One of Dimorphodon‘s cries is fully understood: it has a distinctive warning or alarm cry, which is heard as a very loud and high-pitched repetitive screeching. When other Dimorphodons hear this cry, they will immediately rally toward the one making the noise. This sound is different from the usual calls it makes when it is agitated in that it signifies a threat that the whole flock should respond to, such as a predator in the nesting grounds. Dimorphodon will become aggressive and chase off whatever danger the first animal indicates.

Non-vocal communications are also known from this species; when angered, it will rear onto its hind legs and spread its wings in an intimidation display. This serves a dual purpose: it can be used to intimidate predators or territorial rivals, and also signals to other Dimorphodon that there is a threat being addressed.

Ecological Interactions

Prey of the Dimorphodon includes mainly small animals such as insects, fish, and reptiles. It would, therefore, be low on the food chain; it can mostly only eat prey that fits in its mouth, only attacking larger prey when it is in a frenzied state. Because its jaws are not designed for biting off pieces of meat, it is unlikely that it could feed properly from larger carcasses.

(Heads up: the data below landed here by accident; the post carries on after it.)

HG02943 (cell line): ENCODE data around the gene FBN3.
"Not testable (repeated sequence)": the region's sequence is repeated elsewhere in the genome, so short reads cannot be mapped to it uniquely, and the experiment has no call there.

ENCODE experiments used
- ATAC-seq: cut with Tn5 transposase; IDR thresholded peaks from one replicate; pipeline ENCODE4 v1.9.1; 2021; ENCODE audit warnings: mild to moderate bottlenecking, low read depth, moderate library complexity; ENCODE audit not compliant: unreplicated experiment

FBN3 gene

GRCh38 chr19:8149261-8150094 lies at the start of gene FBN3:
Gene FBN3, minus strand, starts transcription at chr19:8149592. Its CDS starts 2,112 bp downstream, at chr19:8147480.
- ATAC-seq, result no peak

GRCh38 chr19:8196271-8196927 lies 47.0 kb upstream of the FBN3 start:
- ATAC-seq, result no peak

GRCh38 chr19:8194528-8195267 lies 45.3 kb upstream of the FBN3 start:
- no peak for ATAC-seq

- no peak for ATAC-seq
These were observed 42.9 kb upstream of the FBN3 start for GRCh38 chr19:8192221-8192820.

As with most de-extinct species, Dimorphodon would have been affected by hematophagous (blood-drinking) parasites in its native time period. Mosquitoes are a common example of hematophagous creatures. It is not known if any modern parasites affect Dimorphodon this way.

Because of its smaller size and weak bite, Dimorphodon tends to be less aggressive and more cautious around other animals. It is shy and easily spooked, though, which can provoke it to attack.

The Dimorphodon is more suited to short, frantic flights and diving maneuvers than sustained gliding.

This species appears to associate willingly with Pteranodon longiceps masranii. The nature of this relationship is likely commensal, though it may possibly be parasitic. Competition between the two for food sources appears to be nonviolent, and the Pteranodon tolerate the Dimorphodon nearby; they have not been observed to attack or threaten their smaller neighbors in any way. The Dimorphodon, on the other hand, benefit from the presence of Pteranodon in several ways. Most of these are commensal, in that they benefit the Dimorphodon without harming the Pteranodon. This may include protection from some predators, as the aggressive Pteranodon will drive away most animals. For example, when the pterosaurs’ territory was perceived as threatened by the helicopter JW001, the Pteranodon confronted the threat while the Dimorphodon remained within the aviary walls. The Pteranodon are also much more powerful fliers; the Dimorphodon are weak fliers, but can be seen riding along in the wake of the Pteranodon even when safer or more comfortable routes are available. This suggests that they use the drafts created by Pteranodon to cover distance more quickly.